Review: The Black Tambourines @ Sticky Mikes Frog Bar 30/11/14

The Black Tambourines JPEGOf all the places in the UK to spawn a new scene of garage rock, Cornwall probably would have been most people’s last guess. However fronting the self-acclaimed ‘beach punk’ uprising and blasting their way out of the country side and into Sticky Mikes Frog Bar are the brilliantly energetic Black Tambourines.

As the band walk on stage a cheer goes up among the crowd, and after some preliminary feedback the band storm into the song Who You Talkin’ To from their 2010 EP Hombre. While Sticky Mikes has certainly seen bigger crowds, the band are not deterred and thrash through the song with all the punk energy and fury that we thought died out in the 80’s. While there’s not enough of an audience to facilitate moshing or crowd surfing, no-one can keep still as they awkwardly dance trying to keep up with the impossibly fast tempo.

The hit song I Wanna Stay Away gets one of the biggest responses of the night, with the crowd letting out a wild cheer as soon as the iconic drum line kicks in. Arguably the bands biggest song, it causes the audience to crank it up a gear as one girl climbs on her friend’s shoulders and begins to inadvertently bang her head against the lighting rig. While she plays air drums about 5ft higher than she normally would, the band revel in the madness they’re creating onstage and fully embrace their roles as orchestrators of sonic chaos. Despite technical difficulties with guitarist Josh Spencer’s amp the band carry on unhindered, barely noticing it through their sporadic head-banging. As the song comes to a close the band take a moment to talk to the audience before introducing one of their new songs that has yet to be released. ‘You should press record on this one…’ guitarist/vocalist Sam Stacpoole says, ‘on your mobile phones, your dictaphones, xylophones, homophones; get it out before we do!’. The new song in question is a mess of rambunctious power chords and sloppy guitar lines, with bassist Jake Willbourne shouting incoherent vocals over the top. Much like other songs in their repertoire the song is brimming with energy and fits in nicely with the rest of the set.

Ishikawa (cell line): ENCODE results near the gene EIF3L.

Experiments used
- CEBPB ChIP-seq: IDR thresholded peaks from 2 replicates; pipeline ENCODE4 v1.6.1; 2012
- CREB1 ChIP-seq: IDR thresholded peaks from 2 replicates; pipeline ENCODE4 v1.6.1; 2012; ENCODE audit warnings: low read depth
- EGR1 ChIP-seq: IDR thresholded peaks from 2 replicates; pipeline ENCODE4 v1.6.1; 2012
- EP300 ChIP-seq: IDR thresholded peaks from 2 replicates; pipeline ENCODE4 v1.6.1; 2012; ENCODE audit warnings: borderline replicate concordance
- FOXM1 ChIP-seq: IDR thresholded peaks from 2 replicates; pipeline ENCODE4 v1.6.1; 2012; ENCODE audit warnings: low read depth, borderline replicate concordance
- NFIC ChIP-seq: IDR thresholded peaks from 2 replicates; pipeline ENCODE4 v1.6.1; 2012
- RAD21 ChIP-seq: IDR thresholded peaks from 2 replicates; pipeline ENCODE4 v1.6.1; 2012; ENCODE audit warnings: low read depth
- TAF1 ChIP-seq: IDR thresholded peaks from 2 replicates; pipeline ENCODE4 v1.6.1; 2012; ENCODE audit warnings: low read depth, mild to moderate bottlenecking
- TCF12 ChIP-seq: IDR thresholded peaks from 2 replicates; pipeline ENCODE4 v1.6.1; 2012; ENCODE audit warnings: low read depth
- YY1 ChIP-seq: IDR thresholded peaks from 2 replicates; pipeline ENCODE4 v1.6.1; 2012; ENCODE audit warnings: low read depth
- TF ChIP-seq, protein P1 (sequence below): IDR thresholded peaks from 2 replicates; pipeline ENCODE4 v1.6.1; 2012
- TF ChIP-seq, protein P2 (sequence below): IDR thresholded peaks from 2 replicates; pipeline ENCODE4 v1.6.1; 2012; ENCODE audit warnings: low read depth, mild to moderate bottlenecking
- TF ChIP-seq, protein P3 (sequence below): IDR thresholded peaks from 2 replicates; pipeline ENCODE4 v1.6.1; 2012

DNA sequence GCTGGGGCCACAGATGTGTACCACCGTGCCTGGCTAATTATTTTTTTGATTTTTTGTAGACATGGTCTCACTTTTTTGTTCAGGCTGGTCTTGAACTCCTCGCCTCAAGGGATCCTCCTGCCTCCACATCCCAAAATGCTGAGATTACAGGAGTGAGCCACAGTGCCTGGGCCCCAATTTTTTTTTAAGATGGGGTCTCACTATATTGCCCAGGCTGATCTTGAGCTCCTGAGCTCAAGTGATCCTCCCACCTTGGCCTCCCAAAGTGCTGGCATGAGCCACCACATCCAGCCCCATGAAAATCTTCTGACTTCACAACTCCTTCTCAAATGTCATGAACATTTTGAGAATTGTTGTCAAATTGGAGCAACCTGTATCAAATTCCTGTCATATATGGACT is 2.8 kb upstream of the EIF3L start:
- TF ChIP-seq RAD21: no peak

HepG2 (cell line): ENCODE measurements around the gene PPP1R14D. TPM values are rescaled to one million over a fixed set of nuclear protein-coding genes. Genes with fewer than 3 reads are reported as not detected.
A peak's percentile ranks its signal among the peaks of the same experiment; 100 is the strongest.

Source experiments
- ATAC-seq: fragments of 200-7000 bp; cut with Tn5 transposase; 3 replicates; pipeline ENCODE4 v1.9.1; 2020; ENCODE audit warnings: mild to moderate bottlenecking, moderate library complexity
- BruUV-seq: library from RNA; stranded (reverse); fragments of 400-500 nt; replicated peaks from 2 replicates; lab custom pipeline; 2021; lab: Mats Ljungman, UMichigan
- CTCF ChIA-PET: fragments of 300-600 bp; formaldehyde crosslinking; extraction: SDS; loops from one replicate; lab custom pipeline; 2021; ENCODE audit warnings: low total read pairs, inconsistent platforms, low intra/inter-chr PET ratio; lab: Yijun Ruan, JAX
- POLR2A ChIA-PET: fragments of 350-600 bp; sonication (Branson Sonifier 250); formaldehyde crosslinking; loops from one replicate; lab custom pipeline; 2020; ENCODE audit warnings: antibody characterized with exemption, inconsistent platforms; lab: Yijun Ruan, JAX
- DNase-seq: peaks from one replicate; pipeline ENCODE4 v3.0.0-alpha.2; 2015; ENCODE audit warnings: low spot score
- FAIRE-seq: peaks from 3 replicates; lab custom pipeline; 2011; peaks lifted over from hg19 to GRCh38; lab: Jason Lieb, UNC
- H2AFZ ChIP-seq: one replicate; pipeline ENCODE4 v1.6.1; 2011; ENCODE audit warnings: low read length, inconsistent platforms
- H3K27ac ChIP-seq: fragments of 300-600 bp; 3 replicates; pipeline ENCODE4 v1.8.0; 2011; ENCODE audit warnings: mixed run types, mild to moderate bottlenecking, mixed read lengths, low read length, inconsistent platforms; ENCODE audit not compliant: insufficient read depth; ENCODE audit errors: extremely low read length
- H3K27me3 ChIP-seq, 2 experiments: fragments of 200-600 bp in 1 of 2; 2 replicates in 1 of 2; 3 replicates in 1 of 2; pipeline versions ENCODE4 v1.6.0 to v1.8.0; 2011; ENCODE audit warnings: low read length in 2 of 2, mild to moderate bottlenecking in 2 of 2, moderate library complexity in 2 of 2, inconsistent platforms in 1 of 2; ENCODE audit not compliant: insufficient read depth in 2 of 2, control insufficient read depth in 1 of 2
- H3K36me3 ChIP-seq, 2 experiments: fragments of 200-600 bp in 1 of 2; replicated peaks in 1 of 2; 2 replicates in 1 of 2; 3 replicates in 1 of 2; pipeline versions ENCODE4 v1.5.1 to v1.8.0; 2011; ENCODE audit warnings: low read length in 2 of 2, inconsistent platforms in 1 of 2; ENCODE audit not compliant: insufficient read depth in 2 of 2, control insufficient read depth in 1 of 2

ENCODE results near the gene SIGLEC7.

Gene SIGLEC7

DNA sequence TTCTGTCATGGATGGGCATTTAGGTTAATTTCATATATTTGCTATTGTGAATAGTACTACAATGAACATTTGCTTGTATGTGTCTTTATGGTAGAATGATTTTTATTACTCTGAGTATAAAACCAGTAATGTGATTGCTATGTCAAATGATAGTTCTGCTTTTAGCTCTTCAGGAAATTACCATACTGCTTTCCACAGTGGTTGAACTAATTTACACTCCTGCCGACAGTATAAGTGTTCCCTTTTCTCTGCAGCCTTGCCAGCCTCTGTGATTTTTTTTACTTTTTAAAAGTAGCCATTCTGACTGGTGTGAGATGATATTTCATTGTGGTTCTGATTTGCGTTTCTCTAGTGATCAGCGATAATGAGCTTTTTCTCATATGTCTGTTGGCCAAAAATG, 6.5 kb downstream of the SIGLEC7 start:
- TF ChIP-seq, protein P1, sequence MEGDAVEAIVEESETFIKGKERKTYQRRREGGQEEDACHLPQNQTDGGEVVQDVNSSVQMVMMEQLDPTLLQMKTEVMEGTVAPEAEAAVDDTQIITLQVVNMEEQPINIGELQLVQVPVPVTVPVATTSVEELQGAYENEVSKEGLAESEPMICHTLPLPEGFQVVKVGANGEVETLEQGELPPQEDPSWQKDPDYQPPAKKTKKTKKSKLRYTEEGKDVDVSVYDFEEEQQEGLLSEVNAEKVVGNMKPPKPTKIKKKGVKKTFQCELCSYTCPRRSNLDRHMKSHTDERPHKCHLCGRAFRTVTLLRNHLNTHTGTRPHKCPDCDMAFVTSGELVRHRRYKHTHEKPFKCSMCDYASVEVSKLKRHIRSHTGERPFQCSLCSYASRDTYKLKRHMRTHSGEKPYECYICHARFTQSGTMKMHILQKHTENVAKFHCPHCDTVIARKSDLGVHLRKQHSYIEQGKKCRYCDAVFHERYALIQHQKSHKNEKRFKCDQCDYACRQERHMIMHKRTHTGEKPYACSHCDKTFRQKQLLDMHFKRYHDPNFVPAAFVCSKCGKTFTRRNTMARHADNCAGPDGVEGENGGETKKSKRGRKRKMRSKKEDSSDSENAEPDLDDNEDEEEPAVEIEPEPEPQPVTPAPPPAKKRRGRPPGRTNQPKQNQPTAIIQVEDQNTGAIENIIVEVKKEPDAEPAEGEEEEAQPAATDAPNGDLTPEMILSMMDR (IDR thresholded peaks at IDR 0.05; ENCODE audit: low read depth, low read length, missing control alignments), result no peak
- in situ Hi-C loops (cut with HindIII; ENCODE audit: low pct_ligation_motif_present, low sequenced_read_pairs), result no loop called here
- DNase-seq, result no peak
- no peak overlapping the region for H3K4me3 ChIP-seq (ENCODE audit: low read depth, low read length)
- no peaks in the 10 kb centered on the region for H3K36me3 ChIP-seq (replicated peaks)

To finish off, the band play crowd favourite 25-27 Blues to an enthusiastic reception from the crowd. While the heavy chords and solid beat lay down the foundations for the song, it’s the reverb laden lead guitar that cuts through the room and exhibits the surf rock influence on the bands unique style of music. Eventually the song reaches its epic climax and it degenerates into an assault or searing feedback as the band destroy their instruments. Guitarist Josh sends his mic flying into the drum kit along with his guitar that followed soon after. Bassist Jake commandeers one of the cymbals and immediately begins grotesquely playing his bass with it, smashing it repeatedly against his strings. Once all the band members have vacated the stage, he too drops his instrument (including the symbol) and leaves everyone drowning in a sea of feedback.

The Black Tambourines are definitely a band to see live, whose renditions of their studio songs are played at twice the speed with twice as much energy. As for the verdict on the show at Sticky Mike’s, it comes as no surprise that The Black Tambourines truly, utterly and quite literally smashed it.

By Matt Austin

 

The Verse Staff

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